In the last stage of needs in Maslow’s pyramid (Self-actualization Needs) the person is in need of satisfying and working on his internal capabilities. The person aims to develop internally. Keeping this is mind, an Intrinsically motivated person indulges in a behavior or task because it is internally satisfying to him and he genuinely enjoys it. This is not an external reward, but the person is doing the task because it is please to them internally and the pleasure is personal, i.e. no external rewards are expected or given.

Reinforcement and Intrinsic Motivation

When a person is intrinsically motivated to accomplish a task, they do not care if any external rewards will be granted or not since they are doing it for them own selves and internal satisfaction. However, if reinforcement or external rewards are presented to them for a task where they were already intrinsically motivated to begin with, then their initial interest and satisfaction of the activity will be eliminated as the person will start seeing the task as “work” rather than “play”. This is known as the overjustification effect.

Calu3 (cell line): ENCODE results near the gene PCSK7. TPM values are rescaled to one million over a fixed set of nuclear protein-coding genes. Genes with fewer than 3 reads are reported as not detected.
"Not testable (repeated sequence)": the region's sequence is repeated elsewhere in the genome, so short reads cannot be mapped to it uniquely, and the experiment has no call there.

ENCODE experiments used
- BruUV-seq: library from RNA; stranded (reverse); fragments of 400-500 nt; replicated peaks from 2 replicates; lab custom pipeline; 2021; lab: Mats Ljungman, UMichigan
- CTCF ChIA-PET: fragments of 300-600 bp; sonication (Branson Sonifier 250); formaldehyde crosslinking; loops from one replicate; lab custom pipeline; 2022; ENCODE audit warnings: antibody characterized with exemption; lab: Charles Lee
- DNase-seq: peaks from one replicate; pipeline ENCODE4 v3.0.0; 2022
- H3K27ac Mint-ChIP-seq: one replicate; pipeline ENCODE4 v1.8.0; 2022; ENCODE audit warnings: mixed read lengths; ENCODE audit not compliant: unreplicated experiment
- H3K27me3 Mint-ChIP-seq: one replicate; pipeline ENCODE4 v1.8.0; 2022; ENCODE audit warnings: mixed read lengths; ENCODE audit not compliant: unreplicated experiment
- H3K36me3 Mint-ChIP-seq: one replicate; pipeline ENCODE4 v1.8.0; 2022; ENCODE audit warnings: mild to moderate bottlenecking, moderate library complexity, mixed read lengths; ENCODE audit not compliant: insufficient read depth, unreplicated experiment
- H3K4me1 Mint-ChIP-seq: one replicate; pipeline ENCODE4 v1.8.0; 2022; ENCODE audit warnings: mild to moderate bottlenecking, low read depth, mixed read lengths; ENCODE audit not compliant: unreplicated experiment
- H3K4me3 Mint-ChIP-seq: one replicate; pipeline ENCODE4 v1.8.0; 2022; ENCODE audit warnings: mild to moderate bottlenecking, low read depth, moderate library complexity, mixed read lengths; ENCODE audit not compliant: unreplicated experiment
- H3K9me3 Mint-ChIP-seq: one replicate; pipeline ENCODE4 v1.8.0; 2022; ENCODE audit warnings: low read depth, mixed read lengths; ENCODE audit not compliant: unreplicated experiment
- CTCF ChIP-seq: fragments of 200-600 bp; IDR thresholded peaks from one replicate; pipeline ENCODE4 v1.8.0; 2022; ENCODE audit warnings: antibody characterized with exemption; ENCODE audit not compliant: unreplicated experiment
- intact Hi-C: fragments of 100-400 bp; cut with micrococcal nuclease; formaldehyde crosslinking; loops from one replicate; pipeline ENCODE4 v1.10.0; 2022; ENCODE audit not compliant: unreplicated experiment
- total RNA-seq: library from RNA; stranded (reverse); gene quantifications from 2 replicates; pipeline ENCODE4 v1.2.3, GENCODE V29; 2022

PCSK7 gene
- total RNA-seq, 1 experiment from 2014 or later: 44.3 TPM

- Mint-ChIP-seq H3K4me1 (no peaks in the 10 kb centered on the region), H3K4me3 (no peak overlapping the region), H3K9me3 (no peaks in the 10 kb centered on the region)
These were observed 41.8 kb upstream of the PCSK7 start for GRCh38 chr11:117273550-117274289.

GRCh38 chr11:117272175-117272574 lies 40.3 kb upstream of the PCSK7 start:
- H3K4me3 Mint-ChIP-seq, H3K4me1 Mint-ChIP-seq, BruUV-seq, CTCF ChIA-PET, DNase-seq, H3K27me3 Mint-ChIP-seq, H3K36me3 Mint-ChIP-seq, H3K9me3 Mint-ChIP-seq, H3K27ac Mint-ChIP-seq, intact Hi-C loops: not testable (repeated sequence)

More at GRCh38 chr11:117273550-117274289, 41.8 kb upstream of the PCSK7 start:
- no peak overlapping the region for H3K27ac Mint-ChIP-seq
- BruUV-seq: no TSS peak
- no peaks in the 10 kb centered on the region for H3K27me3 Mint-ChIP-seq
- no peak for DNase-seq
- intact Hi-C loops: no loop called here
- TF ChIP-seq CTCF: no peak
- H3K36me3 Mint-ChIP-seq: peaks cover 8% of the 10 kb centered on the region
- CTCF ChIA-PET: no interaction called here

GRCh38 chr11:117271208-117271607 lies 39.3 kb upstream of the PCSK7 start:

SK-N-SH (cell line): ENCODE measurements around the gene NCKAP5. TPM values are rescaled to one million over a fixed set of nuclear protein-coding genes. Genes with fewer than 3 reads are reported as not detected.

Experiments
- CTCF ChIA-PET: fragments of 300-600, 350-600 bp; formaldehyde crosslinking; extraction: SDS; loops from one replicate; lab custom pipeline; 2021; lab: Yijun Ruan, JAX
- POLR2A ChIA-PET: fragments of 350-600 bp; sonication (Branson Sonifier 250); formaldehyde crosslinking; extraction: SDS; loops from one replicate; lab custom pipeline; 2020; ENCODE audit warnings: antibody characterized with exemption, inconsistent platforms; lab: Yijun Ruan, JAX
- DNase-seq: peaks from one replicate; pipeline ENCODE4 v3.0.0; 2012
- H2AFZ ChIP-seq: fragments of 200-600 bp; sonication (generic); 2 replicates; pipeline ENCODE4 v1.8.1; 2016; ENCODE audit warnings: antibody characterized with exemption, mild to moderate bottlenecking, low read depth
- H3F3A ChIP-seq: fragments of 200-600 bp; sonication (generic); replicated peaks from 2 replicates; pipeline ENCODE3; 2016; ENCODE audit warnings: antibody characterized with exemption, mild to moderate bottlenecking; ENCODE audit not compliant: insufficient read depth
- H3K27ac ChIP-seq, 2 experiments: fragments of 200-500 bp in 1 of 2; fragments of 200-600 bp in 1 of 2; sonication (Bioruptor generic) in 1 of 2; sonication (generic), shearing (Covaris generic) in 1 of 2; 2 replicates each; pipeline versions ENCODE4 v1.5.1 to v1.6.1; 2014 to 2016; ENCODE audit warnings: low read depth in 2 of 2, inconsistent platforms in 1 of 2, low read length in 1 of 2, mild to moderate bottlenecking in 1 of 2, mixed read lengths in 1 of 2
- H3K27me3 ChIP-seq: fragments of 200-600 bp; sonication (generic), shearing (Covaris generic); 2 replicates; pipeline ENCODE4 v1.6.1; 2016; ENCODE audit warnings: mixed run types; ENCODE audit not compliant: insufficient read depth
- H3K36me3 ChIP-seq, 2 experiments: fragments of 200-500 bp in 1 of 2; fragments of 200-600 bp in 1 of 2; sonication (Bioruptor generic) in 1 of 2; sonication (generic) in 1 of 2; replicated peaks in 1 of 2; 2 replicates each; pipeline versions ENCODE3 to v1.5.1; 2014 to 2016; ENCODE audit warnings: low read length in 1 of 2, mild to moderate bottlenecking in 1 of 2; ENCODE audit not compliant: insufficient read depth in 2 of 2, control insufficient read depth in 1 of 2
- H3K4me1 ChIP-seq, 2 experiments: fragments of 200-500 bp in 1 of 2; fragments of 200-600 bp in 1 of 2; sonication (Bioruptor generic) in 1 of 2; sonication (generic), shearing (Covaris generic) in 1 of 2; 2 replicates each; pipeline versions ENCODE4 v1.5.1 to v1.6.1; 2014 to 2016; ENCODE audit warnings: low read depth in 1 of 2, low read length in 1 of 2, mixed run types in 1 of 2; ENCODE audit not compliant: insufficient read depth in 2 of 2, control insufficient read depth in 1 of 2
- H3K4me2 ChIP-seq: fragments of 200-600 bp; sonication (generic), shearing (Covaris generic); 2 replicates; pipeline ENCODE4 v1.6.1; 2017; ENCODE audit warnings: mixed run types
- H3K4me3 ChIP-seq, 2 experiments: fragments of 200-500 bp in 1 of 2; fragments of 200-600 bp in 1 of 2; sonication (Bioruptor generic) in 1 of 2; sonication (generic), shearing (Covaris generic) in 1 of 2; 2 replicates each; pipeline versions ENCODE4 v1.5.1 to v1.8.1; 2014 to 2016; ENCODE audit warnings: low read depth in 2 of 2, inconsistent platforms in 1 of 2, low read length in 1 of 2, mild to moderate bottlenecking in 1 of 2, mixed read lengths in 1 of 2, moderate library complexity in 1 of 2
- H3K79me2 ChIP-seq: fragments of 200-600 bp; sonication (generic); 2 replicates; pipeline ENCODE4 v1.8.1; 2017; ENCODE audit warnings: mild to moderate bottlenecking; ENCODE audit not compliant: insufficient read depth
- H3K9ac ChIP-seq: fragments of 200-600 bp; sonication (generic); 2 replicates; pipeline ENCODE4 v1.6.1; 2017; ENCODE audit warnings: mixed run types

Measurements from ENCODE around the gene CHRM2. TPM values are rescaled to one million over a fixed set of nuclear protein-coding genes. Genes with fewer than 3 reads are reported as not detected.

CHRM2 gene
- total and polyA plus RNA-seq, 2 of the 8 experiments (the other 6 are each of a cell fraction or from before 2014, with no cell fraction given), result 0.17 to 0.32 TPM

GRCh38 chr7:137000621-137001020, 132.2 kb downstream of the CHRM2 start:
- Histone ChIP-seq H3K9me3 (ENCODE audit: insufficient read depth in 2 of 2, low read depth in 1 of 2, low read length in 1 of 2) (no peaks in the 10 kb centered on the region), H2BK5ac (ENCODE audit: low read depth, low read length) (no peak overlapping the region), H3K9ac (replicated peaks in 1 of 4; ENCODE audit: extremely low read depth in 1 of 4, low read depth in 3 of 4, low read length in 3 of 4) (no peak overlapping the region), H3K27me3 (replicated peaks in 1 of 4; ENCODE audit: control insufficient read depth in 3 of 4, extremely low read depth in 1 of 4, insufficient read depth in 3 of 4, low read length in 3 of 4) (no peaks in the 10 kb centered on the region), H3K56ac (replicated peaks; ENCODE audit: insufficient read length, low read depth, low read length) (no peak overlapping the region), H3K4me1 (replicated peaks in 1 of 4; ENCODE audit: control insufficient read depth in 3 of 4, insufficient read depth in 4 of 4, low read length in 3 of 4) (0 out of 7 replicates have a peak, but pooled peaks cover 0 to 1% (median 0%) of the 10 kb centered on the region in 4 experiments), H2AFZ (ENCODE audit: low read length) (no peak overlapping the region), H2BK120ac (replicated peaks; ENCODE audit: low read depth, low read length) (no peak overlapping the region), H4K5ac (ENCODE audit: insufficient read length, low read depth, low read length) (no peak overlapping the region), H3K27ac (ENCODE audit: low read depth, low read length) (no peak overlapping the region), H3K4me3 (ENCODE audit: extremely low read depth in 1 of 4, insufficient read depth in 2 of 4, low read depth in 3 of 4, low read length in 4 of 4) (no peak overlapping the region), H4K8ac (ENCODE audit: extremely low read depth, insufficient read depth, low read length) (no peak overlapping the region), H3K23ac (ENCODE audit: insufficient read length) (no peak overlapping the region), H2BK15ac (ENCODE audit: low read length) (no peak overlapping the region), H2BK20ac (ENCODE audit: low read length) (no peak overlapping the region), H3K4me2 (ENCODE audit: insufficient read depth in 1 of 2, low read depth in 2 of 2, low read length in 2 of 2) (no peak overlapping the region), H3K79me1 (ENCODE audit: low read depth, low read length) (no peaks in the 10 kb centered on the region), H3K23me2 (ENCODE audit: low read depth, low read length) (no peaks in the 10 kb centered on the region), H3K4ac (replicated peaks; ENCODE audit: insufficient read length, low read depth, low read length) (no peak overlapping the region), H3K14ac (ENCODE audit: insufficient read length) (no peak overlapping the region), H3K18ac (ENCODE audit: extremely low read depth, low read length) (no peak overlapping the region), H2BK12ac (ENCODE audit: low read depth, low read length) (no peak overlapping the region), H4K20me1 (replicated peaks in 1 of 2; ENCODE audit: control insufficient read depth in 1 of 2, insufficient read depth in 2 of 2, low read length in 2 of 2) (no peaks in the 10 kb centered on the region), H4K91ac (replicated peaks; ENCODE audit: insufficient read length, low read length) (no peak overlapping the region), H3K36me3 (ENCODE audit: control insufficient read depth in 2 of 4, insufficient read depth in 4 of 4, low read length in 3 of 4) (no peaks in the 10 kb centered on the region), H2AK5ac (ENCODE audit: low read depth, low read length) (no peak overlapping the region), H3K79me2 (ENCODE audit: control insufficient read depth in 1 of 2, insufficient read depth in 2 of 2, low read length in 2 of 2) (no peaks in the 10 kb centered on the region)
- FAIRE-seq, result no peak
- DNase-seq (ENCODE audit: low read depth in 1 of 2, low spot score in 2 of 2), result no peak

So, for example: There is a person who likes to make handmade journals; it satisfies them and they consider it their hobby. Later this person starts receiving clients who wish to pay the person for their journals. With time, the person will ultimately loose their interest and intrinsic motivation to make the journals and would just start seeing it as a job. The question arises: How do we go around this condition and have it not tempter with the performance of employees? The answer is simple: If external rewards are presented unexpectedly, then it will not tempter with Intrinsic Motivation.